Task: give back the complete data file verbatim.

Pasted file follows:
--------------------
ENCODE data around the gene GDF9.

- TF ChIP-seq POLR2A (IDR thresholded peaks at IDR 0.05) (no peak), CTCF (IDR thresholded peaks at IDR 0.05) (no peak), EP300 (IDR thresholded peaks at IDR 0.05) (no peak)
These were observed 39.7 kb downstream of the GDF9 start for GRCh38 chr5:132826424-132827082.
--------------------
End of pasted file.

ENCODE data around the gene GDF9.

- TF ChIP-seq POLR2A (IDR thresholded peaks at IDR 0.05) (no peak), CTCF (IDR thresholded peaks at IDR 0.05) (no peak), EP300 (IDR thresholded peaks at IDR 0.05) (no peak)
These were observed 39.7 kb downstream of the GDF9 start for GRCh38 chr5:132826424-132827082.